Leave your mark for future historians studying everyday life in the 21st century. Who knows? Your work could be immortalized in Harvard’s special collections.

Meta Reading

As soon as I stumbled upon a picture of Anne of Green Gables reading Anne of Green Gables, I knew I had to find more pictures of actors as fictional characters reading the book that inspired the film they were starring in. (That was a mouthful!) Here’s what I came up with so far:

It turns out that it’s much easier to find pictures of famous people reading than it is to find them in character reading their own character’s story. Hollywood: from now on, if you’re doing a movie based on a  book, be sure to get some photos of your stars doing this.

The Bard’s World Tour

shakespeare open folio

The first copies of Shakespeare’s First Folio came off the press in early November of 1623. To honor the 390th birthday of one of the most coveted books of all time, here is a fictionalized (but true!) account of the journey two of them took, from the printer’s shop to contemporary guarded display.

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The Amazing Life of Marie-Anne Lenormand, Cartomancienne Extraordinaire

“She remembers,” writes one who was much in communication with her between the years 1811 and 1813, “having a singular power of observation and imagination since she was seven years old, and an expression she often uses, in reference to that period of her life, is — I was a waking somnambulist.”

Marie-Anne Lenormand from "The Court of Napoleon" by Frank Boott Goodrich.

Marie-Anne Lenormand (1768 or 1772-1843) from “The Court of Napoleon” by Frank Boott Goodrich.

If you have ever had your fortune read with tarot, you may owe the experience to Marie-Anne Lenormand, an 18th and 19th century French cartomancer who popularized the art of card divination.

Legend has it Mlle Lenormand, orphaned in childhood, received her first deck from a Romani fortune teller as a young teenager; whether that is true or not is anybody’s guess. (My guess–probably not.) This would not have been her first foray into fortune telling though. It is said that Mlle Lenormand told the superior at her Benedictine school that she would soon lose her position and even identified her replacement. Lenormand was punished, but supposedly the prediction came to pass.

We do know that early on in her career she used astrology and palmistry as well as a deck designed by occultist Jean-Baptiste Alliette (1738 – 1791). The Etteilla deck was the first set of cards created specifically for divination. (It is hotly debated whether other decks were previously used for this purpose by Europeans or not.) However, the practice of cartomancy was apparently not fashionable until Lenormand began giving eerily prescient advice to France’s rich and famous–including Empress Josephine.

At an early age, Paris became her abode, and here we find her, in her seventeenth year, already embarked in the profession of a fortune-teller, and applying herself with ardour to the study of astronomy and algebra, the knowledge of which she believed indispensable to the perfection she aimed at in the divinatory art.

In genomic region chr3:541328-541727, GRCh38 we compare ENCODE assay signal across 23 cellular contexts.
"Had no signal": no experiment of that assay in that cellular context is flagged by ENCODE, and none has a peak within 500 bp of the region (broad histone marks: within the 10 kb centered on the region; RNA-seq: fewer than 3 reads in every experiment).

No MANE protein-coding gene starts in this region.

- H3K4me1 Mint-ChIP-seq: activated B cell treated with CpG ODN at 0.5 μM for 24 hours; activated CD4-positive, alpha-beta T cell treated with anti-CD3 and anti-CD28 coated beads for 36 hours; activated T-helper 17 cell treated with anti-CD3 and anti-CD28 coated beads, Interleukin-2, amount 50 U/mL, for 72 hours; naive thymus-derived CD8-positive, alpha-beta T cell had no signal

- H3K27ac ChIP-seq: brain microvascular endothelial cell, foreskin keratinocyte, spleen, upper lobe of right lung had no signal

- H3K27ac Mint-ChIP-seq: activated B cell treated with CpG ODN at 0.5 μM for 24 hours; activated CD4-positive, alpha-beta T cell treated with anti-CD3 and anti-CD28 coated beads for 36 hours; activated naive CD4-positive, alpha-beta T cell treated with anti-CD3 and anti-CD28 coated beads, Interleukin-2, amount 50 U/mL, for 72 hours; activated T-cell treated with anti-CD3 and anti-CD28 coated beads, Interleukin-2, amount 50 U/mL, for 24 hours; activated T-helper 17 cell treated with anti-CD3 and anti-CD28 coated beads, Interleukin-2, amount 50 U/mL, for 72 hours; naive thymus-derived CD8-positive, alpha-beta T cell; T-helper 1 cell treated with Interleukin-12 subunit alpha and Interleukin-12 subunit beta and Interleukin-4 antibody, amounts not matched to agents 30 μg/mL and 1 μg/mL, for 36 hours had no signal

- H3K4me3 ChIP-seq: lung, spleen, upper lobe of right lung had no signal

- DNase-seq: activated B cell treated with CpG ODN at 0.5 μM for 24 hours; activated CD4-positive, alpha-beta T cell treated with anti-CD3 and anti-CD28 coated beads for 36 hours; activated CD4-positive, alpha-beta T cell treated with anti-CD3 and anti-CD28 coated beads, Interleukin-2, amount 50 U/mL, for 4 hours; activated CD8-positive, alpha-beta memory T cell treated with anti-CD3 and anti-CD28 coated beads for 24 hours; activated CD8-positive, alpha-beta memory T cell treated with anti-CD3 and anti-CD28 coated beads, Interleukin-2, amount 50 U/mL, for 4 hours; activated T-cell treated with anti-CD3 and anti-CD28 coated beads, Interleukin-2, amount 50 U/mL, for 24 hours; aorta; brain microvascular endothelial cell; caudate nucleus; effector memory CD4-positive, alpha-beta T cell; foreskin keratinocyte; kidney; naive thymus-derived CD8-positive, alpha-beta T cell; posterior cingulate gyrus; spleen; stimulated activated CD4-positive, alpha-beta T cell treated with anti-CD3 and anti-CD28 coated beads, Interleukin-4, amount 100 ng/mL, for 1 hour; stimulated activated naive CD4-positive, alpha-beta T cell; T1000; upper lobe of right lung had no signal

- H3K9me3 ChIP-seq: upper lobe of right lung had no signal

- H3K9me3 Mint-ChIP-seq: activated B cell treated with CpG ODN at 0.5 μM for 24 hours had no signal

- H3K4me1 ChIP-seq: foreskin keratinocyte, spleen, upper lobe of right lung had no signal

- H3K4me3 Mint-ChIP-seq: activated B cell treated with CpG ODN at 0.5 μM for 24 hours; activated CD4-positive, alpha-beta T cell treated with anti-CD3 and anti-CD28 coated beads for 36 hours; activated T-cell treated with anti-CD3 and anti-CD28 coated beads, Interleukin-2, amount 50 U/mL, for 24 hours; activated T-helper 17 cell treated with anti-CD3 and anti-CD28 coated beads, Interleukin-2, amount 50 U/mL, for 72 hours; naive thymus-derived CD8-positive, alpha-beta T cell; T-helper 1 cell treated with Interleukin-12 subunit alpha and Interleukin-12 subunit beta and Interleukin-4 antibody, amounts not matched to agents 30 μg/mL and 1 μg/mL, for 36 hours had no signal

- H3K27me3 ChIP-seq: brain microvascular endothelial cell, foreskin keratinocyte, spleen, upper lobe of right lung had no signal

She rose rapdily into note. The persons who came, led perhaps more by curiosity than by credulity, to test her prophetic powers, were confounded by the acquaintance she displayed with the most secret details of their past history, and learned to place a reluctant confidence, at variance with all their habits of thought, in her predictions of the future.

lenormand reading

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Watkin’s Ale

Saw this posted at The Toast this morning. “Watkin’s Ale”, a very bawdy Elizabethan ballad. Definitely NSFW in the 16th century, though probably fine in the 21st, since nobody around you will know what it’s about. Think of it as the Tudor version of Lil Jon’s “Get Low”.

Forty Days

To understand a people, you must live among them for 40 days.

–Arabic proverb

This blog is 40 days old, a traditionally significant number in many cultures, so to honor the milestone, I thought I’d try to figure out what the big deal about “40” is.

  • Noah weathered 40 days and nights of rain.
  • Moses and the Hebrews wandered in the desert for 40 years.
  • Moses’ life is divided into three 40 year segments.
  • Jesus fasted for 40 days and nights.
  • Lent lasts for 40 days.
  • Muhammad was 40 years old when he received revelation from the angel Gabriel.
  • Likewise, it is said a man should be 40 years old in order to study kabbalah.

Where did this fixation with the number 40 come from? I thought the answer would be easy to find (since someone must have figured this out by now, right?), but apparently, there is no exact answer. Many sources say the expression “40 days” or “40 years” just meant “a really long time” to the ancient Hebrews, but still, why 40? Why not 30 or 50 then?


Miniature from Folio 8r of the illuminated Syriac Bible of Paris shows Moses before Pharaoh. (From northern Mesopotamia, 6th or 7th century)